Britain's first book blogger (November 2000)

Tuesday, March 27, 2007

In the age of Handke

Michael Roloff continues his essay of McDonald destruction, this time discussing the literary side of the American Scholar atrocity. He's also a great advocate of Handke beyond the critical disdain:
Think of Handke as composer with the inclinations of a Cezanne, to create alternative verbal worlds that stand in an unusual relationship to the world that we inhabit. Handke is also a didactician, a kind of activist Wittgenstein. To live in the age of Goethe is many a Germanist's pipe dream, I am glad to live in a world that at least has one Handke. He nourishes me as no other writer does. A few pages of Handke, one good analytic essay, my friends the smart crows and I forget all about the McDonalds of this world.
Elsewhere, and I had meant to mention this yesterday, Alok of Dispatches from Zembla reports on a perplexed reading of Handke's Journey to the Rivers: Justice for Serbia while Antonia of the wonderful flowerville provides the necessary rejoinder.

In my current reading, I've been revising my opinion of Handke's massive My Year in the No-man's-Bay. First time I read it some years ago, boredom reigned. Now it's something like a lucid dream of a world incandescent with signs. By-no-means as great as Repetition, but I can't think of a more beautiful book than that beyond Dante or Proust. Really.

3 comments:

  1. Anonymous11:48 pm

    Just imagine someone attacking McEwan like that and getting a furious reaction like Roloff's... That won't ever happen, will it? I agree with Roloff's estimation of Handke: the massive "Der Bildverlust" was (I think) a failure, but "Kali" (his most recent - very short - book) is marvellous.

    Have his three essays (on the jukebox, on tiredness, on the "successful day") ever been translated? I think they are among the very best Handke has ever written.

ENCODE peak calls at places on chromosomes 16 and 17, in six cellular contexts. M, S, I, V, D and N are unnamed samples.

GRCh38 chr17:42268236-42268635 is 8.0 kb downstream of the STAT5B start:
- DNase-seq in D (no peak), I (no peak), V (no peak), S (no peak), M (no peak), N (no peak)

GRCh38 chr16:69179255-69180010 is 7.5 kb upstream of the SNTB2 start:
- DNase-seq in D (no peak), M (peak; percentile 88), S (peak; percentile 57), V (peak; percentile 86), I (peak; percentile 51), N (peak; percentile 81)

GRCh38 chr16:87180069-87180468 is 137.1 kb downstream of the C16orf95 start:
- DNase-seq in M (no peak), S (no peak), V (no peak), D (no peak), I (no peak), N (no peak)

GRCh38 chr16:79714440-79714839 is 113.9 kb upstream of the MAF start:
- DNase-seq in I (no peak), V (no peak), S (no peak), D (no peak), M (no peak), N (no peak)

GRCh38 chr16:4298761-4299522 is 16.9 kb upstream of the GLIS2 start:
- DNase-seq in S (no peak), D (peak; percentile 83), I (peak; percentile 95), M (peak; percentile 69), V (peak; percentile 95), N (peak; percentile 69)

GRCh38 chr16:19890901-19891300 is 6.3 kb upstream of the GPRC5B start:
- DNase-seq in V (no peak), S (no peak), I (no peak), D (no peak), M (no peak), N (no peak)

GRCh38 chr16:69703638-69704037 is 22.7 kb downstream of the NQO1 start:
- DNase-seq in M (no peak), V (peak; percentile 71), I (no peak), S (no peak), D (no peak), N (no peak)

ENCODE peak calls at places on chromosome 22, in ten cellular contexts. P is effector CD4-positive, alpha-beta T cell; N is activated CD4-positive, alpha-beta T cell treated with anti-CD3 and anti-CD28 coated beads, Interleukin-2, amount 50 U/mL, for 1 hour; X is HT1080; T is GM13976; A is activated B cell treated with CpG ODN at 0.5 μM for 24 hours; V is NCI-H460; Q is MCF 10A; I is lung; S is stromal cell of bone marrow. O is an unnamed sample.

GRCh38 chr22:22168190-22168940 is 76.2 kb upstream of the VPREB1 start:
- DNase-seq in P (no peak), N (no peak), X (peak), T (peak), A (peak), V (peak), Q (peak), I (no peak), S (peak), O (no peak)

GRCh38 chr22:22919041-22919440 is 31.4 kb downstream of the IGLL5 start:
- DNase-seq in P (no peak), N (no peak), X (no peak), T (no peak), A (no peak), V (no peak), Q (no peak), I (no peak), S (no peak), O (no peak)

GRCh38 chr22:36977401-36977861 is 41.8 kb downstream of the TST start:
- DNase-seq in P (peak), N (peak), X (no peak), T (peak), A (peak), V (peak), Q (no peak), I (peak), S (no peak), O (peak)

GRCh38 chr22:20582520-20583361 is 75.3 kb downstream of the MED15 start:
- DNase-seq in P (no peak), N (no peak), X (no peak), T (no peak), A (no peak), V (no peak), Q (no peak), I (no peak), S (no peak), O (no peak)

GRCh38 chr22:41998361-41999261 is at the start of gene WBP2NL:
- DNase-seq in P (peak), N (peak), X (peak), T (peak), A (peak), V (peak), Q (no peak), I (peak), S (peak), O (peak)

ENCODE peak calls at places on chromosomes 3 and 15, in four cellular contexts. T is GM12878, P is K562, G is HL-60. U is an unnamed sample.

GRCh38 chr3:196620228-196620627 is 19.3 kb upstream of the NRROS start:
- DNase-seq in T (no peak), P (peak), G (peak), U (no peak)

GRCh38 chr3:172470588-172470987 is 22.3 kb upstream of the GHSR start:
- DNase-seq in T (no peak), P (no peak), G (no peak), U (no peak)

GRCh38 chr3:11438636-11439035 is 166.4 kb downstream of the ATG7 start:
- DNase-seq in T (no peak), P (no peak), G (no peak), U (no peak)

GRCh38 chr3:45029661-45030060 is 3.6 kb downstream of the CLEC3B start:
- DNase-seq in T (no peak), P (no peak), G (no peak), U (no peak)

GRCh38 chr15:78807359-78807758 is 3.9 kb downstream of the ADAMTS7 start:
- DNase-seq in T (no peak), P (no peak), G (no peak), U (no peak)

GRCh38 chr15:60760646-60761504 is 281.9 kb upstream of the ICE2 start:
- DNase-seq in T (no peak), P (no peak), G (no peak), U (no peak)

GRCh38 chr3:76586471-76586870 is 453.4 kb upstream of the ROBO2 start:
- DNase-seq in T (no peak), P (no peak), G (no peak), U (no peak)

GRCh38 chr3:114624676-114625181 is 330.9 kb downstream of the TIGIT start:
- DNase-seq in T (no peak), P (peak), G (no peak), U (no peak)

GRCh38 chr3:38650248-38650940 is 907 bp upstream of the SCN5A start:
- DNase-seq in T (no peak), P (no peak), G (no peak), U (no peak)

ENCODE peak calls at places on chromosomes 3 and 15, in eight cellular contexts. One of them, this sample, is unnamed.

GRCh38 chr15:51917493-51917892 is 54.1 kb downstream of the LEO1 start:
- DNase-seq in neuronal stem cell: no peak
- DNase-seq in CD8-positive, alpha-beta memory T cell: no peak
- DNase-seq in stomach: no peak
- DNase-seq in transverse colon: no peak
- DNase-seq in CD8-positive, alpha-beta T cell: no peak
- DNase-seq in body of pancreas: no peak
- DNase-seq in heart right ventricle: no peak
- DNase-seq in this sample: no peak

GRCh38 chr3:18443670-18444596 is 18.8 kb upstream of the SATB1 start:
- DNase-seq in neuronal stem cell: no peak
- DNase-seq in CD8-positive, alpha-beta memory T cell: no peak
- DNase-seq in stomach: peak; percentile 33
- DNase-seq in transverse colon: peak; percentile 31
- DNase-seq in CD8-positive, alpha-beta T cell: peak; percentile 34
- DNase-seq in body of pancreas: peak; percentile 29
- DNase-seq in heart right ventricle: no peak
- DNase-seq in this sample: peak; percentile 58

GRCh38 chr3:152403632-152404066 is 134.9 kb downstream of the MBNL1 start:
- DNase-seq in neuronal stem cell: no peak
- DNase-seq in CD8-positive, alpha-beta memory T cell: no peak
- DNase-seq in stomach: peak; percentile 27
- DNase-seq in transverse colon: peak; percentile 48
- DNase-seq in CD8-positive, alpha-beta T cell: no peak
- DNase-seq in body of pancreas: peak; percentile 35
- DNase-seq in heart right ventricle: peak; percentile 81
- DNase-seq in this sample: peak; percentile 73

It's a pity his journals (jottings, rather) have never been translated into English (as far as I know. Of course they have been translated into French and into Dutch). So far, 5 volumes have appeared, 1500 pages in all. I keep them near my bedside, as a tonic.

    (Excuse my clumsy English.)

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  2. Thanks. The essays have indeed been published. Ralph Manheim translated two and Krishna Winston one. There's a cringemaking mistake in one where Handke refer's to Van Morrison's song "Coney Island" and it's translated to mean the American island despite it being clear throughout the song that it's in Ireland.

    The journals have appeared in small part in a volume from the 70s called "The Weight of the World".

    BTW, your English is better than most native commenters.

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  3. oh hi Steve,
    thanks for linking to me. This sad old debate again.
    I agree the No-man's Bay is wonderful and I wish I had the time to reread it again. Great Horace quote also in the beginning. I can remember, when it was newly published all the critiques hated it, but am with you there, it is one of the most wonderful books out there. Handke's best I would say or at least his most lenient one.
    The Journals, strange, I did not knew that they got published. I knew of the 'Weight of the World', too, but there are a couple of similar ones. I wonder, are these journals onyl a special editions of his journal-aphorismlike writings that already existed or are that new journals?

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